4 Eland (Taurotragus oryx) Habitat: Elands are found in grassland, mountain, sub-desert, acacia savannah and miombo woodland areas. They distance themselves from deserts, forests and swamps. Habitat: Elands are found in grassland, mountain, sub-desert, acacia savannah and miombo woodland areas. They distance themselves from deserts, forests and swamps. Diet: Browse more than graze, feeding in areas where shrubs & bushes provide the leaves they prefer & use their horns to bring twigs and branches into reach. They also consume some fruits, large bulbs and tuberous roots. Diet: Browse more than graze, feeding in areas where shrubs & bushes provide the leaves they prefer & use their horns to bring twigs and branches into reach. They also consume some fruits, large bulbs and tuberous roots. Appearance: Both sexes have tightly spiralled horns, with females having longer but thinner horns than males. A tuft of black hair grows out of the males prominent dewlap and a tuft of hair on the forehead grows darker with age. Appearance: Both sexes have tightly spiralled horns, with females having longer but thinner horns than males. A tuft of black hair grows out of the males prominent dewlap and a tuft of hair on the forehead grows darker with age. Social Structure & Behaviour: Older males develop solitary tendencies, while younger animals may form small groups. Calves lick & groom each other, developing stronger bonds than the calf has with its mother. Females will defend all juveniles, not just their own. Bulls display cross dominance tendencies to each other. Social Structure & Behaviour: Older males develop solitary tendencies, while younger animals may form small groups. Calves lick & groom each other, developing stronger bonds than the calf has with its mother. Females will defend all juveniles, not just their own. Bulls display cross dominance tendencies to each other. Characteristics: Body length: 200-345 cm Shoulder height: 2 meters Tail length: 60-90 cm Weight: 600(f), 945(m) kg Horns: 65 cm up to 1 meter Gestation: 9 months # of young: 1 any time of year Weaning: around 3 months, but calves may stay with their mothers and even nurse after the next calf is born. Sexual maturity: Sexually mature at 3 years, however social hierarchy prevents females breeding for a further 3 years. Life span: 15 to 20 years Characteristics: Body length: 200-345 cm Shoulder height: 2 meters Tail length: 60-90 cm Weight: 600(f), 945(m) kg Horns: 65 cm up to 1 meter Gestation: 9 months # of young: 1 any time of year Weaning: around 3 months, but calves may stay with their mothers and even nurse after the next calf is born. Sexual maturity: Sexually mature at 3 years, however social hierarchy prevents females breeding for a further 3 years. Life span: 15 to 20 years Main Predators: Lion & Humans. Main Predators: Lion & Humans. Interesting Facts: The worlds largest & slowest antelope, but it can maintain a trot almost indefinitely, and can jump a 8 foot fence from standstill. Scent glands just above hind hooves leave scent trail as they walk. They get darker as they age, from tawny, to bluish grey, with oldest animals almost black. Interesting Facts: The worlds largest & slowest antelope, but it can maintain a trot almost indefinitely, and can jump a 8 foot fence from standstill. Scent glands just above hind hooves leave scent trail as they walk. They get darker as they age, from tawny, to bluish grey, with oldest animals almost black.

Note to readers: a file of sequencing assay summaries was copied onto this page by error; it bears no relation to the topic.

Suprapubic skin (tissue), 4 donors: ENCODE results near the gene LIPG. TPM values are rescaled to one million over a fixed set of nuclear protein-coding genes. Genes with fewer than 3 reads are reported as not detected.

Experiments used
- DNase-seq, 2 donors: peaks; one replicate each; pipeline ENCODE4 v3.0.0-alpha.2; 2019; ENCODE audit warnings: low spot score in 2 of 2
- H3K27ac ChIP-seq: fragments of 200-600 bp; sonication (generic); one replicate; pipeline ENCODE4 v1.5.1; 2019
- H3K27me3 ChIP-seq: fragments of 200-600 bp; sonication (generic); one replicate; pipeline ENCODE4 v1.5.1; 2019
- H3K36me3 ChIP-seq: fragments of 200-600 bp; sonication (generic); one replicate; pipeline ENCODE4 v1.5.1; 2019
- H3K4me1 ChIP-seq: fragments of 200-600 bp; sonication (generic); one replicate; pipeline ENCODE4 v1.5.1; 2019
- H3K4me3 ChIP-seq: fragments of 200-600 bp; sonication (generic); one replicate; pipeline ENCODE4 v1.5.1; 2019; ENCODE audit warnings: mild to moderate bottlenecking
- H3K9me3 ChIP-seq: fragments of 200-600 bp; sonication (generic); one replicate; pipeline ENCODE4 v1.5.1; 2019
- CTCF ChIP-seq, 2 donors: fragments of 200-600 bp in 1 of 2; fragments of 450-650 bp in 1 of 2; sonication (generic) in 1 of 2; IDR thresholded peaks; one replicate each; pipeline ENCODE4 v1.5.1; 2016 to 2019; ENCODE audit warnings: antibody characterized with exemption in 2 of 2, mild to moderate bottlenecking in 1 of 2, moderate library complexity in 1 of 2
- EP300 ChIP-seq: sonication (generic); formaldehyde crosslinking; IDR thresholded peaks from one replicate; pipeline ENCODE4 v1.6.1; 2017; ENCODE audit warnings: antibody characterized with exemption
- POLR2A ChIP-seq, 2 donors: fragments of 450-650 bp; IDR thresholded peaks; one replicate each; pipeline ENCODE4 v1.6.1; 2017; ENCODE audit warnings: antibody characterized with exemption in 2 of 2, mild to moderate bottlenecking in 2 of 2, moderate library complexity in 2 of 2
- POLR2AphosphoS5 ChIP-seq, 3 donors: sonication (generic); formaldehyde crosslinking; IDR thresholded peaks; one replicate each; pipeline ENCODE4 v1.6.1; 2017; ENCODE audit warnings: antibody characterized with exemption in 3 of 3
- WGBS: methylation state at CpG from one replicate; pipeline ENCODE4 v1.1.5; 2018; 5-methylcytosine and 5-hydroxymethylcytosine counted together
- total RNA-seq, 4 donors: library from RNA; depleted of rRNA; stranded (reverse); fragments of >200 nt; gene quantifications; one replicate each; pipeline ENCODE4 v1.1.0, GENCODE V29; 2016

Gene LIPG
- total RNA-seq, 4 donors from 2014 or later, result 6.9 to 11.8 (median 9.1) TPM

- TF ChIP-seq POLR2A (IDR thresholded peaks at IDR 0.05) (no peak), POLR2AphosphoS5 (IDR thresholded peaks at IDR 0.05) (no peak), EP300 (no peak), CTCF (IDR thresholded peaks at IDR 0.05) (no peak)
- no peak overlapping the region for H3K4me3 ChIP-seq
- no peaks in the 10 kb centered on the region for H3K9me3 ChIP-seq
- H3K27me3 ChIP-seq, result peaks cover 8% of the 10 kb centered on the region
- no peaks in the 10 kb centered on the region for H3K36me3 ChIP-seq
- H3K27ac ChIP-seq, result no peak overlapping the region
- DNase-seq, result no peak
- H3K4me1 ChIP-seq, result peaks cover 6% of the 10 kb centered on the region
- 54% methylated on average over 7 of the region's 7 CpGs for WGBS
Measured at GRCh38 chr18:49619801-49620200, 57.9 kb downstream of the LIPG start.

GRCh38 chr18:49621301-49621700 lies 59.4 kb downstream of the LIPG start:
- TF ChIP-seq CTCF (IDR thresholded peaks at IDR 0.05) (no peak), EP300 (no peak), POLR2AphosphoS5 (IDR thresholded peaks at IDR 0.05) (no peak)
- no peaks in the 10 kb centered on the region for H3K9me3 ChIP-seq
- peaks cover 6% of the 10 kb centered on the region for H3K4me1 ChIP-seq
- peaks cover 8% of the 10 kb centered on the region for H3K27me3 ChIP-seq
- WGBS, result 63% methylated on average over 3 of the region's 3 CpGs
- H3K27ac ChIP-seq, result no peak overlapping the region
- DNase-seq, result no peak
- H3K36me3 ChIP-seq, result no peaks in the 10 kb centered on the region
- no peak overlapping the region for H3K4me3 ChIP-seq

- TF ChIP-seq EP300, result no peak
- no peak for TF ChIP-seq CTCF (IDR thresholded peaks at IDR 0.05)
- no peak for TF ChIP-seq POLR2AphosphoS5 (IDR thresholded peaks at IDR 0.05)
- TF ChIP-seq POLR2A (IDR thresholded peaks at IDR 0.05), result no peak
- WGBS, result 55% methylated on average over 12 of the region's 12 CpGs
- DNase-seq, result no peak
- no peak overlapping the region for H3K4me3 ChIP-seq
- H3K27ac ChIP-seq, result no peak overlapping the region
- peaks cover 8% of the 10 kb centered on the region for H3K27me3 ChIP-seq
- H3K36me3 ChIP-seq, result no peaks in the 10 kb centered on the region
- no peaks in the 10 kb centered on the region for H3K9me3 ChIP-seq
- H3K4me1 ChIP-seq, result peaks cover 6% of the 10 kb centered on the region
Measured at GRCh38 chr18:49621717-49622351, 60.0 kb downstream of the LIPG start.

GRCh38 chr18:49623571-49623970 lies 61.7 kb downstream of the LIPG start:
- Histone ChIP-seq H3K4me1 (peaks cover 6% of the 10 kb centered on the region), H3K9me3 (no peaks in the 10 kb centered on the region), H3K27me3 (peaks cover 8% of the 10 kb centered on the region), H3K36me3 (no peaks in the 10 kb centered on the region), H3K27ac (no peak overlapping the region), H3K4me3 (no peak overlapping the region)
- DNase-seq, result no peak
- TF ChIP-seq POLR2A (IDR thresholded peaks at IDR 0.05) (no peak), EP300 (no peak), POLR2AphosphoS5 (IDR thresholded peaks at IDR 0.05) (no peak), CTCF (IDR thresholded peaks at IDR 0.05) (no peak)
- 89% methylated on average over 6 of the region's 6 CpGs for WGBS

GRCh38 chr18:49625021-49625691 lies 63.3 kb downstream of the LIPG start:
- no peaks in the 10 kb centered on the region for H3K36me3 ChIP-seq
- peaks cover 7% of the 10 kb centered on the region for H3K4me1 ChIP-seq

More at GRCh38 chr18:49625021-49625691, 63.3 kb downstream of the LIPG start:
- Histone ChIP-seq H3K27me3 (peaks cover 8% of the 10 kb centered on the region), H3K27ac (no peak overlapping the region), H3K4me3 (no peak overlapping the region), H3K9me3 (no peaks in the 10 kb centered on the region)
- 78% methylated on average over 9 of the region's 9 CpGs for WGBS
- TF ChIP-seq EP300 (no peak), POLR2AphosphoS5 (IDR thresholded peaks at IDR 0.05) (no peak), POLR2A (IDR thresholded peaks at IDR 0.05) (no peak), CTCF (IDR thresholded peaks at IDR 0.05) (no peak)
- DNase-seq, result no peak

5 Gemsbok (Oryx gazella) Habitat: Well adapted to a waterless wasteland. Under extreme drought conditions they limit their day-time activities to the absolute minimum and feed during the night and early mornings, when plants contain the most moisture. Essentially a species of open, arid grassland or savannah. Habitat: Well adapted to a waterless wasteland. Under extreme drought conditions they limit their day-time activities to the absolute minimum and feed during the night and early mornings, when plants contain the most moisture. Essentially a species of open, arid grassland or savannah. Diet: Predominantly grazers but will browse in times of drought. They can survive for extended periods without any water to drink. Diet: Predominantly grazers but will browse in times of drought. They can survive for extended periods without any water to drink. Appearance: Considered one of the most handsome antelope in Africa, with it's long rapier-like horns and striking markings. Difficult to distinguish between males and females, generally bulls horns are shorter and more robust. Appearance: Considered one of the most handsome antelope in Africa, with it's long rapier-like horns and striking markings. Difficult to distinguish between males and females, generally bulls horns are shorter and more robust. Social Structure & Behaviour: If food is abundant solitary males will be encountered defending their territories. The heard is led by a high-ranking cow, but is controlled by the alpha bull who usually takes his position at the rear of the heard. In large herds several other bachelor males may be tolerated by the territorial bull. Social Structure & Behaviour: If food is abundant solitary males will be encountered defending their territories. The heard is led by a high-ranking cow, but is controlled by the alpha bull who usually takes his position at the rear of the heard. In large herds several other bachelor males may be tolerated by the territorial bull. Characteristics: Body length: 150-200 cm Shoulder height: 120-140 cm Tail length: 80-90 cm Weight: 180-220 kg Horns: 111 cm Gestation: 8.8 months # of young: 1 Weaning: after 3.5 months Sexual maturity: Males 5 years, Females 2 years. No set breeding pattern, but peaks with higher rainfall. Life span: 19 years Characteristics: Body length: 150-200 cm Shoulder height: 120-140 cm Tail length: 80-90 cm Weight: 180-220 kg Horns: 111 cm Gestation: 8.8 months # of young: 1 Weaning: after 3.5 months Sexual maturity: Males 5 years, Females 2 years. No set breeding pattern, but peaks with higher rainfall. Life span: 19 years Main Predators: Lion, Leopard, Hyena & Wild Dogs. Gemsbok will back into a bush and formidably protect themselves against any adversary. Main Predators: Lion, Leopard, Hyena & Wild Dogs. Gemsbok will back into a bush and formidably protect themselves against any adversary. Interesting Facts: Highly gregarious, herds of up to 300 animals have been observed in the Namib desert. Pure white belly reflects the heat of scorching desert sands. Often referred to as The spirit of the desert. Interesting Facts: Highly gregarious, herds of up to 300 animals have been observed in the Namib desert. Pure white belly reflects the heat of scorching desert sands. Often referred to as The spirit of the desert.